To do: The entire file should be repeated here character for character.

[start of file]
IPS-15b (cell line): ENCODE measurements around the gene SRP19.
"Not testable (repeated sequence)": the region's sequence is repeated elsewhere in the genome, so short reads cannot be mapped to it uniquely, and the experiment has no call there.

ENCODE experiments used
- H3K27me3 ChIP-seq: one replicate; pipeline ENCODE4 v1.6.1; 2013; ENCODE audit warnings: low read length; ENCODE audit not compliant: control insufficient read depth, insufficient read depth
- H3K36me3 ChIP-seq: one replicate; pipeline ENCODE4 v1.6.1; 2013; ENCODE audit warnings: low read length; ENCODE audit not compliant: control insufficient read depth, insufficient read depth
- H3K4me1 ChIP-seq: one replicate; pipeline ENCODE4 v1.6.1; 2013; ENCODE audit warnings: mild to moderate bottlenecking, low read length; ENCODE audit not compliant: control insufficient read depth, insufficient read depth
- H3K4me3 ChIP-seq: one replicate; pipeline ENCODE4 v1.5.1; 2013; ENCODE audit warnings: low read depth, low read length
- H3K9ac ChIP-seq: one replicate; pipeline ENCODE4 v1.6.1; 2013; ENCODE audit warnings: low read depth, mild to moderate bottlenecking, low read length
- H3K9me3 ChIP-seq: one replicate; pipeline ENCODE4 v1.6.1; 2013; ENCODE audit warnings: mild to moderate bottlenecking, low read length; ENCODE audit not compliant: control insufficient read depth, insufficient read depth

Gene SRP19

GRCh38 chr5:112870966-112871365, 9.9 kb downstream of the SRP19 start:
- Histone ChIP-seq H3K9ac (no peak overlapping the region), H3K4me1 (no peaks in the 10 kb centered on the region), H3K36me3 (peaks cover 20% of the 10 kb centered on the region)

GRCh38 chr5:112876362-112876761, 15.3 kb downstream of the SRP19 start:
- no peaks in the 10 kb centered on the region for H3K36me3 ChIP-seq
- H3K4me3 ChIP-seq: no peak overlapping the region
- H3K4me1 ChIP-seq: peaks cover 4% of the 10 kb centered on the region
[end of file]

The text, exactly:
IPS-15b (cell line): ENCODE measurements around the gene SRP19.
"Not testable (repeated sequence)": the region's sequence is repeated elsewhere in the genome, so short reads cannot be mapped to it uniquely, and the experiment has no call there.

ENCODE experiments used
- H3K27me3 ChIP-seq: one replicate; pipeline ENCODE4 v1.6.1; 2013; ENCODE audit warnings: low read length; ENCODE audit not compliant: control insufficient read depth, insufficient read depth
- H3K36me3 ChIP-seq: one replicate; pipeline ENCODE4 v1.6.1; 2013; ENCODE audit warnings: low read length; ENCODE audit not compliant: control insufficient read depth, insufficient read depth
- H3K4me1 ChIP-seq: one replicate; pipeline ENCODE4 v1.6.1; 2013; ENCODE audit warnings: mild to moderate bottlenecking, low read length; ENCODE audit not compliant: control insufficient read depth, insufficient read depth
- H3K4me3 ChIP-seq: one replicate; pipeline ENCODE4 v1.5.1; 2013; ENCODE audit warnings: low read depth, low read length
- H3K9ac ChIP-seq: one replicate; pipeline ENCODE4 v1.6.1; 2013; ENCODE audit warnings: low read depth, mild to moderate bottlenecking, low read length
- H3K9me3 ChIP-seq: one replicate; pipeline ENCODE4 v1.6.1; 2013; ENCODE audit warnings: mild to moderate bottlenecking, low read length; ENCODE audit not compliant: control insufficient read depth, insufficient read depth

Gene SRP19

GRCh38 chr5:112870966-112871365, 9.9 kb downstream of the SRP19 start:
- Histone ChIP-seq H3K9ac (no peak overlapping the region), H3K4me1 (no peaks in the 10 kb centered on the region), H3K36me3 (peaks cover 20% of the 10 kb centered on the region)

GRCh38 chr5:112876362-112876761, 15.3 kb downstream of the SRP19 start:
- no peaks in the 10 kb centered on the region for H3K36me3 ChIP-seq
- H3K4me3 ChIP-seq: no peak overlapping the region
- H3K4me1 ChIP-seq: peaks cover 4% of the 10 kb centered on the region